Despite this apparent frustration with the big banks, only about four percent of Kiwis switch banks each year. So, what gives? According to Marilyn Giroux, a Senior Marketing Lecturer at the University of Auckland, most people don’t tend to switch banks unless they have a strong reason to do so. “People tend to be quite cautious in how they do things and don’t want to change anything. There’s more risk – if you’re switching toothpaste the risk is minimal, but particularly with investments, switching can be riskier and so people are careful about where they put their money.”

Marilyn says banking is not an easy industry in which to be “distinctive”, with banks increasingly using digital and social media marketing to do it. “Blogs are also a good way to get some information around, and a drive to action afterward to get people to contact their bank for more info.”

She says banks are also using platforms like Instagram to connect with young audiences. “TikTok is really cheap, but the penetration is quite low compared to other media. It gets the younger people and early adopters, doesn’t drive a lot but still way to reach that younger generation. A lot of them are also using the data they have – banks are probably among the companies that have the most data on their consumers so they can use this to personalise the content and experience for people.”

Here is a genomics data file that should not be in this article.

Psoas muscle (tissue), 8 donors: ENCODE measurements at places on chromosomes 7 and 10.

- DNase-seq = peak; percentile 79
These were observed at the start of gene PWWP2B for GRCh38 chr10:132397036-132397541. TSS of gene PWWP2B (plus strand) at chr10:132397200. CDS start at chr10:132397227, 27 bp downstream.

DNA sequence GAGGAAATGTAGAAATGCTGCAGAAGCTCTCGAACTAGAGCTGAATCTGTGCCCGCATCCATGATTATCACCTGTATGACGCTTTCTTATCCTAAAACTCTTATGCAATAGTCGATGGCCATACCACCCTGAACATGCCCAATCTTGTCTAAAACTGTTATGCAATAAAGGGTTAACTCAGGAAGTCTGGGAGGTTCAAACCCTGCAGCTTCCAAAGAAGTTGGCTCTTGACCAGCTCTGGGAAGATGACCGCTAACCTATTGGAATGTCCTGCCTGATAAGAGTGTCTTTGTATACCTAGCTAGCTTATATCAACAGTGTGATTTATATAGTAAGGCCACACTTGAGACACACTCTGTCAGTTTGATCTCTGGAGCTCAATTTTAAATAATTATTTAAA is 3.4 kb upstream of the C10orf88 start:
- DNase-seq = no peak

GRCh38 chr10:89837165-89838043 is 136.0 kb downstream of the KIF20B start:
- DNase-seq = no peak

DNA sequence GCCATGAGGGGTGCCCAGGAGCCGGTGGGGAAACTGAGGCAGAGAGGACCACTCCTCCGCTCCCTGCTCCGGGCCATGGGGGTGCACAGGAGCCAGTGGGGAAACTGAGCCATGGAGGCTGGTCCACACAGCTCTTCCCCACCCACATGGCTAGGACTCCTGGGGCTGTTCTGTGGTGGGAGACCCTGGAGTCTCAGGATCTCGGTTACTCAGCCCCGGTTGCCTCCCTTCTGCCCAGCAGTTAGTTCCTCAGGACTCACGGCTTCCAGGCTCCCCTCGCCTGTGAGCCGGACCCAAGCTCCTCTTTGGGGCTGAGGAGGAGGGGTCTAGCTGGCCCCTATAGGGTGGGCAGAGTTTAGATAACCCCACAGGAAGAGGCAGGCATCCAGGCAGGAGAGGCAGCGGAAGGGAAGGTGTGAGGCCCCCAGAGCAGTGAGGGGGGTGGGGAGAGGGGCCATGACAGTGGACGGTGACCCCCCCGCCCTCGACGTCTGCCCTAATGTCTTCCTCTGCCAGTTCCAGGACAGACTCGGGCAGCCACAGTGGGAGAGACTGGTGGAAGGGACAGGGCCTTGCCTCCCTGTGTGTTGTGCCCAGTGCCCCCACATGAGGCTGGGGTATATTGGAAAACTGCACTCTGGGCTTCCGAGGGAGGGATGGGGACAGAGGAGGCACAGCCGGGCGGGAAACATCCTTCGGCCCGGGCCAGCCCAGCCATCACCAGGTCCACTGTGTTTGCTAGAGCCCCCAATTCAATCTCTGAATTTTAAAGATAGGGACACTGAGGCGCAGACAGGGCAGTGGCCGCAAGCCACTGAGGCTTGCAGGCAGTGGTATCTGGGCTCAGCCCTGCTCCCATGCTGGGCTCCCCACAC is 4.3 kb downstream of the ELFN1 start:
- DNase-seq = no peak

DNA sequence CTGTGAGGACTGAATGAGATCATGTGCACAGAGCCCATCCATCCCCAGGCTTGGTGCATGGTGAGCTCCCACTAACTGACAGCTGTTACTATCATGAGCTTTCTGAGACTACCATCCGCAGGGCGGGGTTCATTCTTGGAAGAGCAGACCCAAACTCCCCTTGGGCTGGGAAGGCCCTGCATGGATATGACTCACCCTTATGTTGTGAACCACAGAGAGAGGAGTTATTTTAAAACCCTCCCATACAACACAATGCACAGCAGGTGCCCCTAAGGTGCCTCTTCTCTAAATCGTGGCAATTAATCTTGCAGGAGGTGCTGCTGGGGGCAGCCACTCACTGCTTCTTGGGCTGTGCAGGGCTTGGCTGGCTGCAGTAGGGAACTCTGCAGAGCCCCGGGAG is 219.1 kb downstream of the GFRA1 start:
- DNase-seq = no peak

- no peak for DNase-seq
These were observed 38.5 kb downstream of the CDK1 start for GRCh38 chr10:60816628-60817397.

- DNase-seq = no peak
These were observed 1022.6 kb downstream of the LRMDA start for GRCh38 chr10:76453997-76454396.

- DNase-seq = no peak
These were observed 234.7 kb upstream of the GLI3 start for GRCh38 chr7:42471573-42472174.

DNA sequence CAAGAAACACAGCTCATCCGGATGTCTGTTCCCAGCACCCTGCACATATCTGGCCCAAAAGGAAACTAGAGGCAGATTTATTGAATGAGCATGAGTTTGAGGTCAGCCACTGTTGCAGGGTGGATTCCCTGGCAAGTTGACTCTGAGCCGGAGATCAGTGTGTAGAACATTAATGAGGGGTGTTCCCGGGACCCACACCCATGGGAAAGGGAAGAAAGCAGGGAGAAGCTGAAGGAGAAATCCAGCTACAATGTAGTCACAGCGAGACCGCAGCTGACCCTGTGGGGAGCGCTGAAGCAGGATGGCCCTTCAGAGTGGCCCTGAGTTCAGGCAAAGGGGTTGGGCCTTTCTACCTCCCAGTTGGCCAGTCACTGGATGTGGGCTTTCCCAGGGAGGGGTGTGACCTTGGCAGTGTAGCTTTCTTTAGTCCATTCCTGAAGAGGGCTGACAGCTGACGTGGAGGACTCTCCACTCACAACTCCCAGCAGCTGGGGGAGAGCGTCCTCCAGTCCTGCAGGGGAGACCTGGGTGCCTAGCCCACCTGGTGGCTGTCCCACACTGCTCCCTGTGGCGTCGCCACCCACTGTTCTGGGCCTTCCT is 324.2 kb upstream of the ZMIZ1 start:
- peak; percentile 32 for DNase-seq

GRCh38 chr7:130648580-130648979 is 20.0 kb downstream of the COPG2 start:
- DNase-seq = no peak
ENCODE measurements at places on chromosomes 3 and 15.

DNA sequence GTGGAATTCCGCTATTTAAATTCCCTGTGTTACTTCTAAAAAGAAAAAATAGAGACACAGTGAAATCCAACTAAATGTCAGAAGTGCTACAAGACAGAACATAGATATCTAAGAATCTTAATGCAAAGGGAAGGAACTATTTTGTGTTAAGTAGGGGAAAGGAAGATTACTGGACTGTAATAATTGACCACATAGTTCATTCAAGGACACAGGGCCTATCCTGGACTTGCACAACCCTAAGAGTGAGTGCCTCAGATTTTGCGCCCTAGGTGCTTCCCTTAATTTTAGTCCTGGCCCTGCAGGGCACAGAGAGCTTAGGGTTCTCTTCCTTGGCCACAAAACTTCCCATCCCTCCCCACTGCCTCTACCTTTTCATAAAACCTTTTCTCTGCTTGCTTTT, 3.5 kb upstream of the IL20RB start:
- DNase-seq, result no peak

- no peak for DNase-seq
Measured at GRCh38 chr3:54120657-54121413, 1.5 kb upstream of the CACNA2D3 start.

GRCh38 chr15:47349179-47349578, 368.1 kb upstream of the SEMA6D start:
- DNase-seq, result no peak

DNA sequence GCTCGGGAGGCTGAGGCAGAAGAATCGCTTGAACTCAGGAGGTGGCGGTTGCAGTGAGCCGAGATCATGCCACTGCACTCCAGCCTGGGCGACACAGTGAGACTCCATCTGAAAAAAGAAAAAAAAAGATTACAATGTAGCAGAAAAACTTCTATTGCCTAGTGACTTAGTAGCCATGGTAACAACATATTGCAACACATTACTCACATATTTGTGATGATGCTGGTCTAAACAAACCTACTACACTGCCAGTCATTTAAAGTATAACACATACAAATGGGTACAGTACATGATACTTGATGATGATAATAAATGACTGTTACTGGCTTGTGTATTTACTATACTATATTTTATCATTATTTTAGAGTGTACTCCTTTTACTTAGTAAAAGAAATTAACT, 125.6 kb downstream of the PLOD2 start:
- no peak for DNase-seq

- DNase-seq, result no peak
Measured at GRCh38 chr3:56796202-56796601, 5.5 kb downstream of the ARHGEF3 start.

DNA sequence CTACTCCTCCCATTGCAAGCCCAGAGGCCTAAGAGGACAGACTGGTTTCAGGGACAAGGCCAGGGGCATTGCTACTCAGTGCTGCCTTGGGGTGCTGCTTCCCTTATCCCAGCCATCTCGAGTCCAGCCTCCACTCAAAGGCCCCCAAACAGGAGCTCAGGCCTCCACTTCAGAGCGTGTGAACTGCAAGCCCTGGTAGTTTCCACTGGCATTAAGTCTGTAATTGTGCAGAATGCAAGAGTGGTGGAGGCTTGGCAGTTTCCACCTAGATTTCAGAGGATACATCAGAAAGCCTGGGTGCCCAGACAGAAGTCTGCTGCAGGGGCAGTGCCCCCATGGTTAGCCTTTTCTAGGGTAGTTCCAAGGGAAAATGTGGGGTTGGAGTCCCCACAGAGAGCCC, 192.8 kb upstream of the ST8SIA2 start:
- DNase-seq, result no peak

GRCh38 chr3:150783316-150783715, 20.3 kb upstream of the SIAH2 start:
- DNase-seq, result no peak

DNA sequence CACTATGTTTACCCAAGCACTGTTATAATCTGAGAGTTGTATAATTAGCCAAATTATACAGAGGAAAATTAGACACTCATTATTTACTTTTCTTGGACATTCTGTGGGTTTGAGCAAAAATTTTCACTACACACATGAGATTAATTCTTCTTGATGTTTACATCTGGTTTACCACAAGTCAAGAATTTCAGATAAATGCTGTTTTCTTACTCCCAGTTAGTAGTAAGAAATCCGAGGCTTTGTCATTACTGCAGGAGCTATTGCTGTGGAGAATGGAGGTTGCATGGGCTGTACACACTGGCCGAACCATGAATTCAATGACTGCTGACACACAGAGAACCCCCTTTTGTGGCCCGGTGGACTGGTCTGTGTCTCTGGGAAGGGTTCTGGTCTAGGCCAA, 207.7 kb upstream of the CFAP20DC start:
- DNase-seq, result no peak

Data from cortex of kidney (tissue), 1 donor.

Marilyn says banks are also using emotions to connect with consumers, a trend even being seen with insurance companies. “It helps when people don’t know where to go, but at the end of the day with banks people will generally go where it’s cheapest. They’re not very loyal and there’s a lot of distrust with banks, so it’s difficult for banks to create a strong connection because people feel banks are only there to make money.”